What are Clinical Trials?
Clinical trials are studies performed with
human volunteers to test new drugs or
combinations of drugs, new approaches to
surgery or radiotherapy or procedures to
improve the diagnosis of disease and the
quality of life of the patient
Different Phases of Clinical Trials:
Clinical trials are also organized into different phases of
research, in order to build up a greater understanding of the new
treatment, before it is approved or recommended for routine use.
Phase 0 is a recent designation for exploratory, first-in-human
trials conducted in accordance with the U.S. Food and Drug
Administration’s (FDA) 2006 Guidance on Exploratory
Investigational New Drug (IND) Studies. Phase 0 trials are also
known as human micro dosing studies and are designed to speed
up the development of promising drugs or imaging agents by
establishing very early on whether the drug or agent behaves in
human subjects as was expected from preclinical studies. and
pharmacodynamics (how the drug works in the body.
Distinctive features of Phase 0 trials include the administration
of single sub therapeutic doses of the study drug to a small
number of subjects (10 to 15) to gather preliminary data on the
agent’s pharmacokinetics (how the body processes the drug)
A Phase 0 study gives no data on safety or efficacy, being by
definition a dose too low to cause any therapeutic effect. Drug
development companies carry out Phase 0 studies to rank drug
candidates in order to decide which has the best PK parameters
in humans to take forward into further development. They
enable base go/no go decisions to be based on relevant human
models instead of relying on animal data, which can be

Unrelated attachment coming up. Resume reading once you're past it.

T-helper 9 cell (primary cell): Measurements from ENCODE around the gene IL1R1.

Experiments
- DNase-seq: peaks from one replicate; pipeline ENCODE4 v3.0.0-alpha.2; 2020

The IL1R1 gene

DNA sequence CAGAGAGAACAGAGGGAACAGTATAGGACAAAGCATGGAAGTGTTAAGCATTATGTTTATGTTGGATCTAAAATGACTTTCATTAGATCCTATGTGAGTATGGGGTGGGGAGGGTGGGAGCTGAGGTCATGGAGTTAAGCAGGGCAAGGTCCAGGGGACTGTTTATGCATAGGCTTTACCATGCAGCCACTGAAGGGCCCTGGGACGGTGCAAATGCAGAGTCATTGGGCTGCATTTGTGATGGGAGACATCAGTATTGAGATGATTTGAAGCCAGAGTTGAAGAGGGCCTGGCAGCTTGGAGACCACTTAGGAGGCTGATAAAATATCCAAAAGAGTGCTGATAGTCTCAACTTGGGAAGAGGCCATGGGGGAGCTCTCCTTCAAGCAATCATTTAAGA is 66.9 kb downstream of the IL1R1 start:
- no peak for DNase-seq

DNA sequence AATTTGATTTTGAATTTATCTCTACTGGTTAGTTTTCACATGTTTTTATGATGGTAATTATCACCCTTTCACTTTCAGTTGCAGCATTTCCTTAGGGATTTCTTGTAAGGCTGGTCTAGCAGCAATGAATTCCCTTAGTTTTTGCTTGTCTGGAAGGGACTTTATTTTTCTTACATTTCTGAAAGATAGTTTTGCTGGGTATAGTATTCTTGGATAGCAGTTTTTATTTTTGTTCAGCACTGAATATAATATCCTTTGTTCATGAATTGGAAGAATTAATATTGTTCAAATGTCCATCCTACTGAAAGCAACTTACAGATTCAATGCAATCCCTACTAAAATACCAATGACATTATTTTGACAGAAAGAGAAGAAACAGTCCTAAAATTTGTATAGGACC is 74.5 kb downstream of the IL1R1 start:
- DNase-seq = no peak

unpredictive and vary between species.
Clinical trial: Phase I
The first studies in humans are Phase I
trials. They are performed with small numbers of patients or
healthy volunteers and are used to answer questions such as
what dose of the drug is likely to be effective and what side
effects might occur.
Clinical trial: Phase II
The trials with larger numbers of patients and focus on how well
the treatment or procedure works, perhaps in particular situations
or groups of patients.
Clinical trial: Phase III
The trials enroll large numbers of
patients and are used to compare the effectiveness and safety
of the new treatment with that of the standard existing
treatment. Information obtained from large Phase III trials that
demonstrates the benefits a new drug over the existing
treatments are presented to regulatory authorities in order to
obtain a licensee to market and sell the drug.
Phase IV trial is also known as Post Marketing Surveillance
Trial. Phase IV trials involve the safety surveillance
(pharmacovigilance) and ongoing technical support of a drug
after it receives permission to be sold. Phase IV studies may be
required by regulatory authorities or may be undertaken by the
sponsoring company for competitive (finding a new market for
the drug) or other reasons (for example, the drug may not have
been tested for interactions with other drugs, or on certain
population groups such as pregnant women, who are unlikely to
subject themselves to trials).
The safety surveillance is designed to detect any rare or longterm adverse effects over a much larger patient population and longer time period than was possible during the Phase I-III
clinical trials. Harmful effects discovered by Phase IV trials may
result in a drug being no longer sold, or restricted to certain uses:
recent examples involve cerivastatin (brand names Baycol and
Lipobay), troglitazone (Rezulin) and rofecoxib (Vioxx).
Processes used to assign
participant to one group.
Study design and instructions to be followed
Participants do not know if in
experimental or control group.
Participants AND staff do
not know group assignment
Placebo: Inactive pill w/ no therapeutic value
Why some participate in Clinical Trials?
Give back to society
Exhausted all other treatments
Health care services
Payment & incentives